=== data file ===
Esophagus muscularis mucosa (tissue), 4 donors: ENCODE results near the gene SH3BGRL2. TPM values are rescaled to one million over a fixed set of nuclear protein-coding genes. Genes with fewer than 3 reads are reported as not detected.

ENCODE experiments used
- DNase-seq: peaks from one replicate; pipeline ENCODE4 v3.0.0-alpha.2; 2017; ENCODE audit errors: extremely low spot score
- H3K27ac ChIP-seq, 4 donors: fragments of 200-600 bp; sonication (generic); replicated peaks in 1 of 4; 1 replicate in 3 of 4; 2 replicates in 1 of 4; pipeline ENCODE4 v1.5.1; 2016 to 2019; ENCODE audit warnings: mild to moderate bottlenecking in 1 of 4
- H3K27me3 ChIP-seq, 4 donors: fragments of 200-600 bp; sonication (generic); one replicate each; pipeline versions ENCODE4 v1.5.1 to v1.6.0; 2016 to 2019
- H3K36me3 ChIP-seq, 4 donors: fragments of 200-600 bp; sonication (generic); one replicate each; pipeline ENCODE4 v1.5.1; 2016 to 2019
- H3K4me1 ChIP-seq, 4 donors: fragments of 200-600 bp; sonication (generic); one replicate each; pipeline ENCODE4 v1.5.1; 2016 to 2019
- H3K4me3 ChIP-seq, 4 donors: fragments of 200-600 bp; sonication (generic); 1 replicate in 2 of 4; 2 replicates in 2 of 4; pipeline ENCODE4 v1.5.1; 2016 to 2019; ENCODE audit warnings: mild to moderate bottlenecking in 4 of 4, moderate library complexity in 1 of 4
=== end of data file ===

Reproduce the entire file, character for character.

Esophagus muscularis mucosa (tissue), 4 donors: ENCODE results near the gene SH3BGRL2. TPM values are rescaled to one million over a fixed set of nuclear protein-coding genes. Genes with fewer than 3 reads are reported as not detected.

ENCODE experiments used
- DNase-seq: peaks from one replicate; pipeline ENCODE4 v3.0.0-alpha.2; 2017; ENCODE audit errors: extremely low spot score
- H3K27ac ChIP-seq, 4 donors: fragments of 200-600 bp; sonication (generic); replicated peaks in 1 of 4; 1 replicate in 3 of 4; 2 replicates in 1 of 4; pipeline ENCODE4 v1.5.1; 2016 to 2019; ENCODE audit warnings: mild to moderate bottlenecking in 1 of 4
- H3K27me3 ChIP-seq, 4 donors: fragments of 200-600 bp; sonication (generic); one replicate each; pipeline versions ENCODE4 v1.5.1 to v1.6.0; 2016 to 2019
- H3K36me3 ChIP-seq, 4 donors: fragments of 200-600 bp; sonication (generic); one replicate each; pipeline ENCODE4 v1.5.1; 2016 to 2019
- H3K4me1 ChIP-seq, 4 donors: fragments of 200-600 bp; sonication (generic); one replicate each; pipeline ENCODE4 v1.5.1; 2016 to 2019
- H3K4me3 ChIP-seq, 4 donors: fragments of 200-600 bp; sonication (generic); 1 replicate in 2 of 4; 2 replicates in 2 of 4; pipeline ENCODE4 v1.5.1; 2016 to 2019; ENCODE audit warnings: mild to moderate bottlenecking in 4 of 4, moderate library complexity in 1 of 4